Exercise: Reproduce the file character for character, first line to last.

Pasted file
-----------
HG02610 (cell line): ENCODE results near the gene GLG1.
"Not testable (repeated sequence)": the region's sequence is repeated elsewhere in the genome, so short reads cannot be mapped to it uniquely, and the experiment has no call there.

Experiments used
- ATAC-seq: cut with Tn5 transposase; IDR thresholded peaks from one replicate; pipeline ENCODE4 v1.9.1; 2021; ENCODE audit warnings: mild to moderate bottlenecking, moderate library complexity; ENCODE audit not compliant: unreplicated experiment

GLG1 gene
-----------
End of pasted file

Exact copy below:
HG02610 (cell line): ENCODE results near the gene GLG1.
"Not testable (repeated sequence)": the region's sequence is repeated elsewhere in the genome, so short reads cannot be mapped to it uniquely, and the experiment has no call there.

Experiments used
- ATAC-seq: cut with Tn5 transposase; IDR thresholded peaks from one replicate; pipeline ENCODE4 v1.9.1; 2021; ENCODE audit warnings: mild to moderate bottlenecking, moderate library complexity; ENCODE audit not compliant: unreplicated experiment

GLG1 gene